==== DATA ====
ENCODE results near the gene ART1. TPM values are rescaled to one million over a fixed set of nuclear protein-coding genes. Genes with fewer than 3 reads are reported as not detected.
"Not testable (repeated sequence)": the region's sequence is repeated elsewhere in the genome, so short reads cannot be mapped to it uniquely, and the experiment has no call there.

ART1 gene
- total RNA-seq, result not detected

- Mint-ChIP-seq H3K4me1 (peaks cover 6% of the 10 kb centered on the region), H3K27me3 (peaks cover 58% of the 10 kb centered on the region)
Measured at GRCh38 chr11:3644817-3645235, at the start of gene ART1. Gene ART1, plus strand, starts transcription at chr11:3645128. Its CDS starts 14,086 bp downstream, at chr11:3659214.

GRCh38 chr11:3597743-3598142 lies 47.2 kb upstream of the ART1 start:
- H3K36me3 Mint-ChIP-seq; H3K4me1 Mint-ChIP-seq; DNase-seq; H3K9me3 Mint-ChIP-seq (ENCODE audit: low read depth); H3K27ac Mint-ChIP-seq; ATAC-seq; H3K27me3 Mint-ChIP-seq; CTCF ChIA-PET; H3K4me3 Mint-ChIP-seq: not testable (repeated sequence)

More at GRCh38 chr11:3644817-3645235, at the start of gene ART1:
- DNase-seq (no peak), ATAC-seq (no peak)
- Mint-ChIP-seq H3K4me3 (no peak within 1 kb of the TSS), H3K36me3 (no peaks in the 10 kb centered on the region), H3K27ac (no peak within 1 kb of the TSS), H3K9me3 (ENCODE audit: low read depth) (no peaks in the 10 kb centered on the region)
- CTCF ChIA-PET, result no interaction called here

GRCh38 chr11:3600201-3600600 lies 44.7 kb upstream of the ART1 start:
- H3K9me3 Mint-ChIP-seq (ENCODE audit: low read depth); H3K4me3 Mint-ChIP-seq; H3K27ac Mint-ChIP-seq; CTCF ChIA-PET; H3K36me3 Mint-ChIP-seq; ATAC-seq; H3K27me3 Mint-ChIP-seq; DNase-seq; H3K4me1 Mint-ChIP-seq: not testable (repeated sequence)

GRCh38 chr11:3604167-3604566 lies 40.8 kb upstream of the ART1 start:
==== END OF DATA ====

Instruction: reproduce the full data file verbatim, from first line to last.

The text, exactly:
ENCODE results near the gene ART1. TPM values are rescaled to one million over a fixed set of nuclear protein-coding genes. Genes with fewer than 3 reads are reported as not detected.
"Not testable (repeated sequence)": the region's sequence is repeated elsewhere in the genome, so short reads cannot be mapped to it uniquely, and the experiment has no call there.

ART1 gene
- total RNA-seq, result not detected

- Mint-ChIP-seq H3K4me1 (peaks cover 6% of the 10 kb centered on the region), H3K27me3 (peaks cover 58% of the 10 kb centered on the region)
Measured at GRCh38 chr11:3644817-3645235, at the start of gene ART1. Gene ART1, plus strand, starts transcription at chr11:3645128. Its CDS starts 14,086 bp downstream, at chr11:3659214.

GRCh38 chr11:3597743-3598142 lies 47.2 kb upstream of the ART1 start:
- H3K36me3 Mint-ChIP-seq; H3K4me1 Mint-ChIP-seq; DNase-seq; H3K9me3 Mint-ChIP-seq (ENCODE audit: low read depth); H3K27ac Mint-ChIP-seq; ATAC-seq; H3K27me3 Mint-ChIP-seq; CTCF ChIA-PET; H3K4me3 Mint-ChIP-seq: not testable (repeated sequence)

More at GRCh38 chr11:3644817-3645235, at the start of gene ART1:
- DNase-seq (no peak), ATAC-seq (no peak)
- Mint-ChIP-seq H3K4me3 (no peak within 1 kb of the TSS), H3K36me3 (no peaks in the 10 kb centered on the region), H3K27ac (no peak within 1 kb of the TSS), H3K9me3 (ENCODE audit: low read depth) (no peaks in the 10 kb centered on the region)
- CTCF ChIA-PET, result no interaction called here

GRCh38 chr11:3600201-3600600 lies 44.7 kb upstream of the ART1 start:
- H3K9me3 Mint-ChIP-seq (ENCODE audit: low read depth); H3K4me3 Mint-ChIP-seq; H3K27ac Mint-ChIP-seq; CTCF ChIA-PET; H3K36me3 Mint-ChIP-seq; ATAC-seq; H3K27me3 Mint-ChIP-seq; DNase-seq; H3K4me1 Mint-ChIP-seq: not testable (repeated sequence)

GRCh38 chr11:3604167-3604566 lies 40.8 kb upstream of the ART1 start: